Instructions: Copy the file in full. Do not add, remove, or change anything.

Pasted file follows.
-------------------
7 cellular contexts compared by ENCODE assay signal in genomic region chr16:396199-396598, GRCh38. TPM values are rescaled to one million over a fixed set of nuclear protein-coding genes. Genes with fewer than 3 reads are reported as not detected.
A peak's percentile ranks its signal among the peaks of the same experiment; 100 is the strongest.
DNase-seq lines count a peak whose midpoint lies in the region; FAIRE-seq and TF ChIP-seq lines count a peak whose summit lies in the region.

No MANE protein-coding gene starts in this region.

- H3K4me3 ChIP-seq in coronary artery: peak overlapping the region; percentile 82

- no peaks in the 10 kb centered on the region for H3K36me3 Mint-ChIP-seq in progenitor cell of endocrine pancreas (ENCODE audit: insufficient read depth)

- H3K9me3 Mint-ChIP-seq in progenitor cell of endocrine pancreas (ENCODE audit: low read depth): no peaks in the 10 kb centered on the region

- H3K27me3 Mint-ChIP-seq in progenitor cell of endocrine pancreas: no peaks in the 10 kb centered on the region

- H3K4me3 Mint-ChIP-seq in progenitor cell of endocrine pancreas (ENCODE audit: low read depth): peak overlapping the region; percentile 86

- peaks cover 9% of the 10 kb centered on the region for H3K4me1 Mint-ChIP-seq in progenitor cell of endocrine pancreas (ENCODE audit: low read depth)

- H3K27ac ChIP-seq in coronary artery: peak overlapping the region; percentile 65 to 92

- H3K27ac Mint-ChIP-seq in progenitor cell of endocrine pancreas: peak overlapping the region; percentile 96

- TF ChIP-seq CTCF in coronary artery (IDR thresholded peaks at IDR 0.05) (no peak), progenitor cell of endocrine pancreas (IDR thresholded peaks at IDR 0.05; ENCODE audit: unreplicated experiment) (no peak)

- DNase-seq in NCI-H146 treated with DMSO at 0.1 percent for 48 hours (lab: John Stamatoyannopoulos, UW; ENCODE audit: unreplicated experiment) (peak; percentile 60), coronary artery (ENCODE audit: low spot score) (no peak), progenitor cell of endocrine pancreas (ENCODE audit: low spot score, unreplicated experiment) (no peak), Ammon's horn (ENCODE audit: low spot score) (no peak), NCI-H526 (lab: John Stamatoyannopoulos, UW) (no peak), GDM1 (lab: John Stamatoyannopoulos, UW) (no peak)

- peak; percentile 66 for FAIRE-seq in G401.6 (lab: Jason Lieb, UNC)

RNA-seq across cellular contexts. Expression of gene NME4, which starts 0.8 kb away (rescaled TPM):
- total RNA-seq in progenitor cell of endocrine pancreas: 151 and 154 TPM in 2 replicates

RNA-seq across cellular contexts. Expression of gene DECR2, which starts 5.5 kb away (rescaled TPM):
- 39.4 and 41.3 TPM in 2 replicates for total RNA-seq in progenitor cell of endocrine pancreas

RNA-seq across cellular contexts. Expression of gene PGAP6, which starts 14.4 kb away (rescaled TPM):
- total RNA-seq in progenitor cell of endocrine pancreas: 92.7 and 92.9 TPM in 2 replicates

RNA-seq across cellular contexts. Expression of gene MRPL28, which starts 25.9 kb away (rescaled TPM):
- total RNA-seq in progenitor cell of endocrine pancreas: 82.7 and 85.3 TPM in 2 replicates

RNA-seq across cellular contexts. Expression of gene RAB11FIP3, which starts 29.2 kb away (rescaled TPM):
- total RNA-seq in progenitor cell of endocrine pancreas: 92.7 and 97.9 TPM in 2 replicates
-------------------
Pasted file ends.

7 cellular contexts compared by ENCODE assay signal in genomic region chr16:396199-396598, GRCh38. TPM values are rescaled to one million over a fixed set of nuclear protein-coding genes. Genes with fewer than 3 reads are reported as not detected.
A peak's percentile ranks its signal among the peaks of the same experiment; 100 is the strongest.
DNase-seq lines count a peak whose midpoint lies in the region; FAIRE-seq and TF ChIP-seq lines count a peak whose summit lies in the region.

No MANE protein-coding gene starts in this region.

- H3K4me3 ChIP-seq in coronary artery: peak overlapping the region; percentile 82

- no peaks in the 10 kb centered on the region for H3K36me3 Mint-ChIP-seq in progenitor cell of endocrine pancreas (ENCODE audit: insufficient read depth)

- H3K9me3 Mint-ChIP-seq in progenitor cell of endocrine pancreas (ENCODE audit: low read depth): no peaks in the 10 kb centered on the region

- H3K27me3 Mint-ChIP-seq in progenitor cell of endocrine pancreas: no peaks in the 10 kb centered on the region

- H3K4me3 Mint-ChIP-seq in progenitor cell of endocrine pancreas (ENCODE audit: low read depth): peak overlapping the region; percentile 86

- peaks cover 9% of the 10 kb centered on the region for H3K4me1 Mint-ChIP-seq in progenitor cell of endocrine pancreas (ENCODE audit: low read depth)

- H3K27ac ChIP-seq in coronary artery: peak overlapping the region; percentile 65 to 92

- H3K27ac Mint-ChIP-seq in progenitor cell of endocrine pancreas: peak overlapping the region; percentile 96

- TF ChIP-seq CTCF in coronary artery (IDR thresholded peaks at IDR 0.05) (no peak), progenitor cell of endocrine pancreas (IDR thresholded peaks at IDR 0.05; ENCODE audit: unreplicated experiment) (no peak)

- DNase-seq in NCI-H146 treated with DMSO at 0.1 percent for 48 hours (lab: John Stamatoyannopoulos, UW; ENCODE audit: unreplicated experiment) (peak; percentile 60), coronary artery (ENCODE audit: low spot score) (no peak), progenitor cell of endocrine pancreas (ENCODE audit: low spot score, unreplicated experiment) (no peak), Ammon's horn (ENCODE audit: low spot score) (no peak), NCI-H526 (lab: John Stamatoyannopoulos, UW) (no peak), GDM1 (lab: John Stamatoyannopoulos, UW) (no peak)

- peak; percentile 66 for FAIRE-seq in G401.6 (lab: Jason Lieb, UNC)

RNA-seq across cellular contexts. Expression of gene NME4, which starts 0.8 kb away (rescaled TPM):
- total RNA-seq in progenitor cell of endocrine pancreas: 151 and 154 TPM in 2 replicates

RNA-seq across cellular contexts. Expression of gene DECR2, which starts 5.5 kb away (rescaled TPM):
- 39.4 and 41.3 TPM in 2 replicates for total RNA-seq in progenitor cell of endocrine pancreas

RNA-seq across cellular contexts. Expression of gene PGAP6, which starts 14.4 kb away (rescaled TPM):
- total RNA-seq in progenitor cell of endocrine pancreas: 92.7 and 92.9 TPM in 2 replicates

RNA-seq across cellular contexts. Expression of gene MRPL28, which starts 25.9 kb away (rescaled TPM):
- total RNA-seq in progenitor cell of endocrine pancreas: 82.7 and 85.3 TPM in 2 replicates

RNA-seq across cellular contexts. Expression of gene RAB11FIP3, which starts 29.2 kb away (rescaled TPM):
- total RNA-seq in progenitor cell of endocrine pancreas: 92.7 and 97.9 TPM in 2 replicates